Clapham Christian Classical School

Clapham Journal

New Teacher Interview: Erik Bertsche

Erik Bertsche joined the Clapham faculty this fall as our Humanities teacher as well as Upper School Student Life Coordinator.



  1. Tell us about your family and younger years. What was it like growing up in your family?

I am the youngest of three children. My brother David is 4 years older than me, and my sister Mika is 2 years older. Bertsche4My parents (Tim and Laura Bertsche) worked as missionaries in the country of Botswana. My siblings and I grew up in Francistown, the second largest city in Botswana, from 1989 to 2004. I was 15 when we moved back to Illinois as a family. From Transition to Form 2 (US equivalent: Kindergarten to 10th Grade) I was a student at John Mackenzie School in Francistown.  

As a family we often went on camping vacations to national parks in Botswana, South Africa, and Zimbabwe. Southern Africa has some truly breathtaking natural beauty and it’s amazing toVictoria falls think just how much of it I got to see as a kid. Some highlights include the Okavango Delta, the Makgadigadi Salt Pans, Victoria Falls, the Eastern Highlands, the Southern Cape, Mpumelanga, and Cape Town.  

Victoria Falls

  1. Where did you go to school? Was your journey to your major short and straight, or long and winding?

After moving to the States, I completed grades 11 and 12 at Morton High School in Morton, IL. For college I went to Moody Bible Institute in Chicago where I was a Bible major and Music minor. I think I’ve always enjoyed being a generalist in my studies. Given my current position now as the Clapham Upper School Humanities instructor, I think the interdisciplinary approach I had while studying at Moody, and then later at Wheaton Grad School, has served me well.  


  1. What is your favorite time of day and what makes it so?

I think I enjoy the early morning the most. There’s something about the sky at sunrise and as long as it’s not too cold, I like being outside at that time maybe on a porch with a cup of coffee. I also like getting big breakfasts early in the morning.  


  1. Tell us about one of your hobbies and how you got started.

Chess. I’ve enjoyed playing chess since I was in grade school where I started playing in a school chess club. Over the years I’ve played on various school chess clubs/teams.  


  1. What is one of your hidden talents?

I like to cook – but not if it’s just for me. Spending a lot of time and effort to prepare food that I’m only going to eat isn’t that enjoyable. I think of food pretty much as fuel at that point. However, if someone else is going to enjoy the food with me, then the hidden talent will reveal itself.  


  1. Share a favorite book. Why is it a favorite? What are you currently reading?

My favorite childhood author was Roald Dahl, and my favorite book was his two-part autobiography Boy and Going Solo. His story was just as full of crazy scenarios, wild adventures and larger-than-life characters as his fictional stories. I think Roald Dahl’s writing completely gripped my imagination and attention as a young boy. I didn’t really enjoy reading when I was young, unless it was a Roald Dahl book and then I would sometimes sit on a couch for 3 to 5 hours and finish a whole book of his.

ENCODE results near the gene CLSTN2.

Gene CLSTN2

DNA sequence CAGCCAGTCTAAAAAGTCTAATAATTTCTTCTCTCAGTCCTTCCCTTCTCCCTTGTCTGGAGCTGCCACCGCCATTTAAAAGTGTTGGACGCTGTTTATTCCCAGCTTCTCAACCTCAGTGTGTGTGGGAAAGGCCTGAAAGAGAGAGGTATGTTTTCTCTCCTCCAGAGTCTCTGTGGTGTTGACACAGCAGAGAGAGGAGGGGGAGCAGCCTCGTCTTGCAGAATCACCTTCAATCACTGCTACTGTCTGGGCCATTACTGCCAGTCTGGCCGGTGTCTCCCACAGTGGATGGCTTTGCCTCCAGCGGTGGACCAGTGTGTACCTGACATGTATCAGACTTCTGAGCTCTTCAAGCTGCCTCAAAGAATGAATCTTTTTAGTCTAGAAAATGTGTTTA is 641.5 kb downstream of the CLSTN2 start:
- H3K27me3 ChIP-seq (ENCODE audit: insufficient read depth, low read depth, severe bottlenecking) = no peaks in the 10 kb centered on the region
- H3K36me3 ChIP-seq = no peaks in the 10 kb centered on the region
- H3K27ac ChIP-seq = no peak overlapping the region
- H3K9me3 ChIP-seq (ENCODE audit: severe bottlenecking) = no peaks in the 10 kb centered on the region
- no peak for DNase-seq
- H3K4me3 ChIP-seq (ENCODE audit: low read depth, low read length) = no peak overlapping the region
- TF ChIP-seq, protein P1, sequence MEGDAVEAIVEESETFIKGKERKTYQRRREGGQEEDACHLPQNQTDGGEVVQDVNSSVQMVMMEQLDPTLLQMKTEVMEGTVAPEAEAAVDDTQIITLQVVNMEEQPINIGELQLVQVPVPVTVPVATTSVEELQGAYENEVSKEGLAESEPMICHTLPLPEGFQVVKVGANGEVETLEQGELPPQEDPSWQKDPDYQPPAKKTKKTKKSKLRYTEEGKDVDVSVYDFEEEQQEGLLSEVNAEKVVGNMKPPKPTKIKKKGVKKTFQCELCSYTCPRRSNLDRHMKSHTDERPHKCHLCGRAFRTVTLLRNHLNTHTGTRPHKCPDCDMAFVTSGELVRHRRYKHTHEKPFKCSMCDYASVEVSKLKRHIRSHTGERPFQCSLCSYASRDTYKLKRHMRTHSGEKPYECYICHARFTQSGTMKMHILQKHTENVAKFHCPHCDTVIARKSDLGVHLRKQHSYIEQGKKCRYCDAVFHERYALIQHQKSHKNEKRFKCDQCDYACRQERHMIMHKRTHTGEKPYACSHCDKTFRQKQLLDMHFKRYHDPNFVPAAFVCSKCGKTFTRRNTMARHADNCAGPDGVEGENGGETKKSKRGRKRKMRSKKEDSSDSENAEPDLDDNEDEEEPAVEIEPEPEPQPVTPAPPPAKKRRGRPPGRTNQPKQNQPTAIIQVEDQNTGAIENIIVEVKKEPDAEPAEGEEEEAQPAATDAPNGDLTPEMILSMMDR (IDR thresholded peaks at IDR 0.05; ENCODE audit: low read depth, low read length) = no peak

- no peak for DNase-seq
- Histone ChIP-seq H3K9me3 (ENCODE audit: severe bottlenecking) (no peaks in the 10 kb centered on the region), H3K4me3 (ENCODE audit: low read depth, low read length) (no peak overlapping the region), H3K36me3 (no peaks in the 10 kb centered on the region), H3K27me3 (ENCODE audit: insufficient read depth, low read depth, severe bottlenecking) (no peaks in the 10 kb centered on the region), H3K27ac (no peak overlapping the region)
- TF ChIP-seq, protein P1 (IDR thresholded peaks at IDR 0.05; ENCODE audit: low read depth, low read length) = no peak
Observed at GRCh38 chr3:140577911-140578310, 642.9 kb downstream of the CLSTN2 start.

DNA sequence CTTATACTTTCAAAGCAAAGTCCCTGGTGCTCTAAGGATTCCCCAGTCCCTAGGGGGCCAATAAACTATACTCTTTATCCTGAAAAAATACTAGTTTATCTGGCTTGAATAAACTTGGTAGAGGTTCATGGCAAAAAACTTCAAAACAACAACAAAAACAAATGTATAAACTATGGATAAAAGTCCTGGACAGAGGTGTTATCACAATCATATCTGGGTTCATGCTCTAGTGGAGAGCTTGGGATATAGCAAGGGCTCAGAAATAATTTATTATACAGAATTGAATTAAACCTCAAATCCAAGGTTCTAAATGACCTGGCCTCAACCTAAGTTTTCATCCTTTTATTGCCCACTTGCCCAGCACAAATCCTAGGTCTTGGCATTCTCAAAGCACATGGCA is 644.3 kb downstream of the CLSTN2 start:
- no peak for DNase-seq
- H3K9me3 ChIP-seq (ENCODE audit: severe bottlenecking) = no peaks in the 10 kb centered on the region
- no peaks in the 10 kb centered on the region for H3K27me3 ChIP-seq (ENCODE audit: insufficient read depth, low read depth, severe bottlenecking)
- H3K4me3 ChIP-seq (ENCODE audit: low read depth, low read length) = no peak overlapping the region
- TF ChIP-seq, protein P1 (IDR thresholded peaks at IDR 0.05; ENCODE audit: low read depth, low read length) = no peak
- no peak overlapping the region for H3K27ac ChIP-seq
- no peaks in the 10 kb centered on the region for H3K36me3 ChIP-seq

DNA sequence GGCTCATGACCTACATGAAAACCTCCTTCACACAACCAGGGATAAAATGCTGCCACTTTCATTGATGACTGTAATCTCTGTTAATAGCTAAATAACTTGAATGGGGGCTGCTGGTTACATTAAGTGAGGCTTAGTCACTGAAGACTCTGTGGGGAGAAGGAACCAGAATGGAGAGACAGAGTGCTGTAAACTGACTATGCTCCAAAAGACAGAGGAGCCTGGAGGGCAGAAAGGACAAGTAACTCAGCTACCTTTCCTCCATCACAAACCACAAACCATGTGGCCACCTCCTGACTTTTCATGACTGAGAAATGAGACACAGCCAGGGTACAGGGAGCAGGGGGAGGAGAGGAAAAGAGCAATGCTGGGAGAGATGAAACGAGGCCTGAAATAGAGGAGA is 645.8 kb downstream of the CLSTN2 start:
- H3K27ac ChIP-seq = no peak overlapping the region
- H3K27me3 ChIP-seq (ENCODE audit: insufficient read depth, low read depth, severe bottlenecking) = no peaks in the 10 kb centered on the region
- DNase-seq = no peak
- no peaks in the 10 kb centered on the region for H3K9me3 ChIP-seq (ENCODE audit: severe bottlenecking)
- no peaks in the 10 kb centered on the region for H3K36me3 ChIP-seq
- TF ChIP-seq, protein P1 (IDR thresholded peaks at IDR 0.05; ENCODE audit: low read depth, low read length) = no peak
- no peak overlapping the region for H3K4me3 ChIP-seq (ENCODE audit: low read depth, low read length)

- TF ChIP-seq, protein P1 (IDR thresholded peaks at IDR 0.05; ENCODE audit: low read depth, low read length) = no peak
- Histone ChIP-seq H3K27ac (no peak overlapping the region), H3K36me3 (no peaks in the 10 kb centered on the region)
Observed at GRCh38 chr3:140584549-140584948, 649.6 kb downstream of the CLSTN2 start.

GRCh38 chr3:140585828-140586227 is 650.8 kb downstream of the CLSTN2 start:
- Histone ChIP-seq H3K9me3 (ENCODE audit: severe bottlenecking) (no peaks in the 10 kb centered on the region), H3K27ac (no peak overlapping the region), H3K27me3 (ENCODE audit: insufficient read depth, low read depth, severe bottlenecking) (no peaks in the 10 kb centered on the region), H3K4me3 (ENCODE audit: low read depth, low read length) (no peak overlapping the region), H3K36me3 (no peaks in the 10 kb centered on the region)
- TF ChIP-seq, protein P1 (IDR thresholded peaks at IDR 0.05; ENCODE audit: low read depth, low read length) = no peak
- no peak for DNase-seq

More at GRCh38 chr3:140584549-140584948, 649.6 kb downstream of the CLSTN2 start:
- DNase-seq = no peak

I am currently reading Till We Have Faces by C.S. Lewis. The 9th and 10th graders are reading TWHF in the Ancient World Humanities class right now.  


  1. What has the Lord been teaching you lately?

“My grace is sufficient for you, for my power is made perfect in weakness.” (2 Cor. 12:9) 

The idea of sufficiency is something I’ve been considering more carefully in recent months. For me, sufficiency is connected to contentment, being at peace, and (similar to the JMS motto below) being able to say, “I’ve done what can be done and it’s enough.” It’s always humbling to be reminded of the unavoidable reality of our frailty, weakness, and the mist-like brevity of our lives.  We don’t want that reminder. Instead, we’re tempted to double-down on doing more, accomplishing more, being more. 2 Corinthians 12:9 reminds us that God’s grace is enough. 


  1. Clapham’s core values are discipleship, learning, growth, excellence, and service. Which of these values excites you the most and why?

Excellence. One of the things that has stuck with me from my time at John Mackenzie School is the school motto: “The Best I Can.” It’ll come to mind in all kinds of situations in one of two different ways. ‘The Best I Can’ is a reminder to pursue whatever task is at hand with excellence. Produce work of a high quality. Pay attention to even the smallest of details. Perform a song, poem, or athletic task to the best of my ability. ‘The Best I Can’ is a reminder to reckon honestly with my limitations. I only have so much time. I only have so much energy. I only have two hands. There is a freedom in coming to terms with the reality that ‘doing the best you can’ does not mean ‘be perfect’.


  1. What historical figure or fictional character would you choose to spend a day with?

J.R.R. Tolkien. If I was forced to make a choice, I would have to say he’s my favorite author. I think we would have a lot in common to talk about.  

Bertsche1Mr. Bertsche in grade school with his friend, Rashid

  1. What would we be surprised to learn about you?

I’m an INFP on the Myers Briggs Personality Test and an Enneagram Type 6 (Loyalist).  


Thank you, Mr. Bertsche for letting us get to know you a little better. We are thankful to have you as part of our community!


Click below to sign up for the Fall Benefit! 








Sign up

Recent Posts